What followed was a question-and-answer session with the emotionless Contemplatives. They asked many questions, which I’ll summarise:

What were they doing?
The Contemplatives are seekers of knowledge. These three were explorers.
What were they exploring?
This place,” alluding not so much to the tomb but the insane portal dungeon they were running through.
What were they looking for?
Knowledge. There was an uneasy trade of copies of the maps they had found earlier for some information and safe passage.
What is that big vial?
A dead god.
Do you know Coin?
Yes. They would take the PCs to his direction.
They would take the PCs to an airlock for Coin. They would have to travel through the airlock and find Coin on the other side.
They tried to explain the maps and the layout of the dungeon to the PCs. As they and others might imagine, the portals link from place to place, one-way, and the map you’d draw would be a sprawling tree. What Coin and others had done is brought that expanding map of madness together at a point. That point was Coin. The airlocks were to put a barrier between Coin and “his place”.
Who owns this place?

The Contemplatives talked amongst themselves telepathically for a moment before explaining, “It’s complicated.” They then rattled off a long list of names:

  • Bhedlam
  • The Oracle of Discordia
  • Kyxxthia
  • Hurk ‘Maelstrom’ Orgosis
  • Kaotia
  • Loki
  • Whipplejack the Prankster Spirit
  • Nthoglab
  • Ysar-otat
  • Mad Princeling Eriahduin
  • X
  • The Creeping Winds of Sapclaw Forest
  • Filibuster the Entertainer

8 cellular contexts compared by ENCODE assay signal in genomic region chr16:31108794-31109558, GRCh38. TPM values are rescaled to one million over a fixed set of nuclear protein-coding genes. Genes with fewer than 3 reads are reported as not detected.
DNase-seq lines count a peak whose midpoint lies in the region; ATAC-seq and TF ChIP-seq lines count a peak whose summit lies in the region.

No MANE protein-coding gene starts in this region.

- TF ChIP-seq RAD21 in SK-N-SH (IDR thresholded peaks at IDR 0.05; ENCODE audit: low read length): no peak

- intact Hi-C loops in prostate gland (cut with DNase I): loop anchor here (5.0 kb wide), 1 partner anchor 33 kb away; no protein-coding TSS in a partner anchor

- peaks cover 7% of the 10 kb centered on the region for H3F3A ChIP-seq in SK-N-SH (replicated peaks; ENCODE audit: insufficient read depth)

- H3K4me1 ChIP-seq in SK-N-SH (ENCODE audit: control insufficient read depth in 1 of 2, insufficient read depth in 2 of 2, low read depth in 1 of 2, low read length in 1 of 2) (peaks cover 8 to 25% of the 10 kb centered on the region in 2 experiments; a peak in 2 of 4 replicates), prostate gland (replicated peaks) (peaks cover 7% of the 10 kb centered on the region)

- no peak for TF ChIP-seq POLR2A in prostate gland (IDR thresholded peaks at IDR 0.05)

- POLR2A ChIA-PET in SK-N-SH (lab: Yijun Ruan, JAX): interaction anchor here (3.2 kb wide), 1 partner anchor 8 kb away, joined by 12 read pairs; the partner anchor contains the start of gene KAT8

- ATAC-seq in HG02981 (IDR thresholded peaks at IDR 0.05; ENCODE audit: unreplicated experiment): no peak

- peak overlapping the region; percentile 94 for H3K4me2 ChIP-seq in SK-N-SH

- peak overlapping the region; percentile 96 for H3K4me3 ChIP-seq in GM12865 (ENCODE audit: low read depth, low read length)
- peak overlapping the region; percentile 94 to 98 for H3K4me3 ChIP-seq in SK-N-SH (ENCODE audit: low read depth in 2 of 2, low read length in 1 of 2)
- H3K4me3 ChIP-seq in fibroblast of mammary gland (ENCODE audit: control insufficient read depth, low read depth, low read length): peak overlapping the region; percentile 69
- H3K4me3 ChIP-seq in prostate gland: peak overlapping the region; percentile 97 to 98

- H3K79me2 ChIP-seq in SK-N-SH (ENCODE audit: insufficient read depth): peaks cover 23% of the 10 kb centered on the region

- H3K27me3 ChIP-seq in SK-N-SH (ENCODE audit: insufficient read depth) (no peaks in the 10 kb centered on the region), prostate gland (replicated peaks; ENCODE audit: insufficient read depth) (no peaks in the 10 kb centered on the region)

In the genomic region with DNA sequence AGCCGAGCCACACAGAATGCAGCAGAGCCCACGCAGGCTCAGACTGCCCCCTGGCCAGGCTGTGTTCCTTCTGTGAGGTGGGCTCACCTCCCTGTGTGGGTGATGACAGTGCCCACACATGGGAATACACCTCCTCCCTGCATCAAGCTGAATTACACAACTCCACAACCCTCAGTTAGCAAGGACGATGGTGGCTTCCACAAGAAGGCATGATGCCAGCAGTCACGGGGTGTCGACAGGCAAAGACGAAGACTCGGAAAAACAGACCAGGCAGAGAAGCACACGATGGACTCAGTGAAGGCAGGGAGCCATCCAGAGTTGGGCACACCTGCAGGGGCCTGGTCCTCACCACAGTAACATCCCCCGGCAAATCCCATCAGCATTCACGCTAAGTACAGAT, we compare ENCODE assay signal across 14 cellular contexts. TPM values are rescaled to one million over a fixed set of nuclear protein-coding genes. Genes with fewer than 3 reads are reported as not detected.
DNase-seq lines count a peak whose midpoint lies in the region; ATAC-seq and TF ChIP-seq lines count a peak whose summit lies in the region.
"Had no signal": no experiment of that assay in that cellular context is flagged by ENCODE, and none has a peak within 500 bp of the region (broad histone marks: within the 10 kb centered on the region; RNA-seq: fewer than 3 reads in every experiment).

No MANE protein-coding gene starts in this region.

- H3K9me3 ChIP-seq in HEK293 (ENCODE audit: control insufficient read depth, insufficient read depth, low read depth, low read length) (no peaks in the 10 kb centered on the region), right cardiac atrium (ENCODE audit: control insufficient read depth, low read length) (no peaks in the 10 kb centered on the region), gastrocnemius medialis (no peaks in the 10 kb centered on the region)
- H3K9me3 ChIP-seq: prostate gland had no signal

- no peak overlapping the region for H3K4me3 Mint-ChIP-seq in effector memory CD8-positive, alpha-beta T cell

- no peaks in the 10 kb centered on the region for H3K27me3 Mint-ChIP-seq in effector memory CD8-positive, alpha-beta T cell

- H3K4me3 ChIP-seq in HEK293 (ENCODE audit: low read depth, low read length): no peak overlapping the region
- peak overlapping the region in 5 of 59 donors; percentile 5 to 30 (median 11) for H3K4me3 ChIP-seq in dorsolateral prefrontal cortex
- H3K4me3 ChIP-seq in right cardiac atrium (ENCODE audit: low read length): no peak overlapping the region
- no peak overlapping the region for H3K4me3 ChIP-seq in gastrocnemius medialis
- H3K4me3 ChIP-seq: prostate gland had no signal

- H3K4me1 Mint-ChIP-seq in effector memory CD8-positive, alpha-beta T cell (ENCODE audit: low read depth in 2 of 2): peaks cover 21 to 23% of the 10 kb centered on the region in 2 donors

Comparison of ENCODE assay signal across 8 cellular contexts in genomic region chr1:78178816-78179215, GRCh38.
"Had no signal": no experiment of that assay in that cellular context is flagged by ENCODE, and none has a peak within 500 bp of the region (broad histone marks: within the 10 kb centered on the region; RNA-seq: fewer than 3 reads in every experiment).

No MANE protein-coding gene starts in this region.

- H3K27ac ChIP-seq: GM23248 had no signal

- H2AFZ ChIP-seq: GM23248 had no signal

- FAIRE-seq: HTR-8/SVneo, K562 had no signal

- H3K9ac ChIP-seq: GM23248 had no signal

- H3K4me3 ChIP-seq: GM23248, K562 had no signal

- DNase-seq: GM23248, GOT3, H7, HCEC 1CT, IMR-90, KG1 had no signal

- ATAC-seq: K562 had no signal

• Limen
  • Drandan
  • Doppleganger
  • The Gambler
  • Ur-Kitsune
  • Pan
  • Huehuecóyotl
  • Monkey King (Sun Wukong)
  • Ataxia
Who are The Others?
This was explained by a balance of equations. On the one side was The Others. On the other was the Great Five. The PCs… well, there was debate where they lay.
Who are The Great Five?
In the adventurer’s headquarters there were a few names: Swiftshade, Baerheart, Guowei and the mage who wrote the diary entry. It was those four, and Quicksilver.
Who is this?
They showed the symbol they had found on their orders, and in the diary. The symbols translated as Quicksilver, presumably the Paladin who saved them right back at the start.

The Contemplatives eventually lead the PCs down another arm of the tomb. With impressive psychic ability, they formed a key out of nothing (or reassembled one, or fetched it from somewhere else). They opened the door for them.

The world beyond was night-time with a bright purple sky. The Contemplatives looked at them and said, “Don’t be afraid…” and the door slammed shut.

A looming green projection of a wizard had closed the door, laughing maniacally.


And we called it there.